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  1. Tasting Notes
January 31, 2024

Tasting La Boudriotte with Bachelet

A vertical tasting provides some fascinating insights into the Chassagne-Montrachet premier cru.

By Sarah Marsh MW

Sarah Marsh MW mulls over the diversity and aging capacity of Morgeot in the company of Jean-Baptise Bachelet with a vertical of Domaine Jean-Claude Bachelet et Fils, Chassagne-Montrachet Premier Cru, La Boudriotte.

A vertical tasting is always a pleasure, offering an insight into how vintages evolve. While there is much to be said for joyful, youthful fruitiness, I love the patina of age with its complex savory aromas and would always encourage some aging of Burgundy, especially white Burgundy, which can pass through a cellar with unseemly haste. 

Often when I gather bottles for a vintage retrospective Chassagne producers put forward a wine from the premier cru Morgeot of which La Boudriotte is part. This extensive premier cru produces the most full-bodied and sturdiest of Chassagne’s premier cru whites. Not the finest expression of Chassagne I grant you, even a bit lumpen in youth, but Morgeot has the capacity to age which can generally be relied upon. A good one should have density, muscle, and staying power.

But I generalize for Morgeot is a premier cru of nearly 60ha (150 acres) which encompasses a broad span of land on the southern side of the village and is made up of 19 lieux-dits. So, let’s be specific for the soil in this large appellation is very varied and it makes perfect sense to be divided into smaller climats according to soil type, drainage, and place on the slope.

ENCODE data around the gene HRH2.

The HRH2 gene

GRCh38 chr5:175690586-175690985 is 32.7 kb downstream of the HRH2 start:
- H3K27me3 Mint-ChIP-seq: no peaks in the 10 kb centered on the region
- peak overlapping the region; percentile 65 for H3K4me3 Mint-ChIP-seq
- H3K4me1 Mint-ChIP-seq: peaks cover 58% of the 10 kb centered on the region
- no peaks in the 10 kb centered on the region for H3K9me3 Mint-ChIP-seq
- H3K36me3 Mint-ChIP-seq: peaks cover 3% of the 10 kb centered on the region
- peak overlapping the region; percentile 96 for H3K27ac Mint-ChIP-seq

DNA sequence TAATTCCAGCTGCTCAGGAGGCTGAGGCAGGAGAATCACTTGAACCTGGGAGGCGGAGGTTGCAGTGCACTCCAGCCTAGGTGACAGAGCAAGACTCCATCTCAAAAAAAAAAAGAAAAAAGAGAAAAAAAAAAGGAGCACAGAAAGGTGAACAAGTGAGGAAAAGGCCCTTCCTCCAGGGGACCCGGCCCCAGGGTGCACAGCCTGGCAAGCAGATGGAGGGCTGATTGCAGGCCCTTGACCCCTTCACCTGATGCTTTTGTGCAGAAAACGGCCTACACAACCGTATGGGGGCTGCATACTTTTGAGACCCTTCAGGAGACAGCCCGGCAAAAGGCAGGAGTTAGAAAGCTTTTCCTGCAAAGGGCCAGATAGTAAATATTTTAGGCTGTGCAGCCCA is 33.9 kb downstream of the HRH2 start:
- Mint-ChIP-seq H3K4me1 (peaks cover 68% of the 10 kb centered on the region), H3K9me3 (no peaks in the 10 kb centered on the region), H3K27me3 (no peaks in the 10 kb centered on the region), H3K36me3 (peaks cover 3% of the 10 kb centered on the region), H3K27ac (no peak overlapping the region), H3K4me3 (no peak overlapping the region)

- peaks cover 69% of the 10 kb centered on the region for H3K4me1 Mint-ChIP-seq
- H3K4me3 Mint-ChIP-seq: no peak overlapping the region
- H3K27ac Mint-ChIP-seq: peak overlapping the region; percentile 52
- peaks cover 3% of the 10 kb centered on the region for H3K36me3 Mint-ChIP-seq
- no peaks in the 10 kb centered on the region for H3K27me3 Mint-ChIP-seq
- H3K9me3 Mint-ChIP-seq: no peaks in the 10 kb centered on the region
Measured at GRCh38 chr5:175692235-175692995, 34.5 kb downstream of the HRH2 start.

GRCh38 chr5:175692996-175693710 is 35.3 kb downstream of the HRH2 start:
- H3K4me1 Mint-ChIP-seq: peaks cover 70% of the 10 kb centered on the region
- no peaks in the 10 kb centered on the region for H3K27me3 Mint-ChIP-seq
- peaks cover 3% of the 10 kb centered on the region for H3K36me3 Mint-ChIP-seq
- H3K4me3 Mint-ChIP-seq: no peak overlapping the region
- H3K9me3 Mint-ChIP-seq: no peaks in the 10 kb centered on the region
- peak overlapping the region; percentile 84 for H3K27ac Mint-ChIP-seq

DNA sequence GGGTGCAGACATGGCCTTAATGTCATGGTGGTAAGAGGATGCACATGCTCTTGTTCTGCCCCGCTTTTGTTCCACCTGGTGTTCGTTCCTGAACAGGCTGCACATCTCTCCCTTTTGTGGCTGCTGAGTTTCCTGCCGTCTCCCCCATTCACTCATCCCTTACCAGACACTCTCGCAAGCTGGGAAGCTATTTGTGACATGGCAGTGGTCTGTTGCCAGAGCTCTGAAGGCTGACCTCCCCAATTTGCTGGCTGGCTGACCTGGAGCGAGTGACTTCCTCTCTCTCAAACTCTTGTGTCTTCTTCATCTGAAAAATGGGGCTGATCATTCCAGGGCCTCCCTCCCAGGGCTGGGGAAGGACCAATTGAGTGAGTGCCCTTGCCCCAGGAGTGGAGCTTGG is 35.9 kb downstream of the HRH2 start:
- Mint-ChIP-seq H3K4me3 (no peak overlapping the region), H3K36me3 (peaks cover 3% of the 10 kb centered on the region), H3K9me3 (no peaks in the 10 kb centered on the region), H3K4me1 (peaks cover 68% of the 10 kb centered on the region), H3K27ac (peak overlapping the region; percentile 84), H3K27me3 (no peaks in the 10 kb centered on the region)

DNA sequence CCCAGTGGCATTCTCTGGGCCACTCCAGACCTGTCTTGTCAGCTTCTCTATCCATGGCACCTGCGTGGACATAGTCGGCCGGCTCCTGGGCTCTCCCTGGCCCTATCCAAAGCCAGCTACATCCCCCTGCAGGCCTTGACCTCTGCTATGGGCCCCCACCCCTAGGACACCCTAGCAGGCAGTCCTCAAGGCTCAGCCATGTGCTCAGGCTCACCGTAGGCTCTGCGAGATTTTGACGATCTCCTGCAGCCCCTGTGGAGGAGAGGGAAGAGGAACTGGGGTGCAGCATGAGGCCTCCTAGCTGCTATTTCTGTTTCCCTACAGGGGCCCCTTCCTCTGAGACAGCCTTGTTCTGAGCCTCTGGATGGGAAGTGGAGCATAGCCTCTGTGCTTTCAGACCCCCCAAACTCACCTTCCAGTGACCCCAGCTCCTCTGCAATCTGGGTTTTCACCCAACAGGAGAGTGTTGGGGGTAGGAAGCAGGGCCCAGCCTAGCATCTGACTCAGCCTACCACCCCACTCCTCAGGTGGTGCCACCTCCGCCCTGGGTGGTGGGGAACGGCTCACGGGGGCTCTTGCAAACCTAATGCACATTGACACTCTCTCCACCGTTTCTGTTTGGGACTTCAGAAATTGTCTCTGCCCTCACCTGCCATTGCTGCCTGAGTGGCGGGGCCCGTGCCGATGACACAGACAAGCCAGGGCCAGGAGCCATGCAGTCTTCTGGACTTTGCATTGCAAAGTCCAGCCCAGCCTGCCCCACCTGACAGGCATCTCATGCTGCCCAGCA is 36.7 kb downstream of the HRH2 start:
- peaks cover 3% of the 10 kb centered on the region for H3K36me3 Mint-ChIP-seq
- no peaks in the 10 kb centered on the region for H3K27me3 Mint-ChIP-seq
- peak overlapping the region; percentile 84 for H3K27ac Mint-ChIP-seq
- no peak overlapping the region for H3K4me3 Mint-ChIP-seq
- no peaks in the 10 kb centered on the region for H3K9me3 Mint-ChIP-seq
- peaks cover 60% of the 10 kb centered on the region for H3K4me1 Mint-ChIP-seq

The heavier clays at the bottom turn out the fullest wines including most of Chassagne’s reds. I doubt that anyone would dispute the finest parcels lie in the upper section of this appellation, above the road which cuts through the lower part of the village. Here the soil is white marl mixed with stones.

This section includes Tête du Clos (Vincent Dancer and Ben Leroux, from a parcel just below La Romanée) and Les Petits Clos (Jean-Noël Gagnard). The effect of limestone in the clay produces wines of tension, focus, and channelled structure, stylistically somewhere between the broad muscular typicité of Morgeot and the elegance and raciness of the upslope premiers crus Grandes Ruchottes and La Romanée

In the Morgeot lieux-dits of Les Fairendes and Les Petites Fairendes, a combination of more white with some red soils strikes a lighter, fresher balance in the wine than classic Morgeot. The top section below Les Ruchottes is the best section on whiter soils and Michel Morey-Coffinet makes an elegant, fluid version which he labels Les Farendes.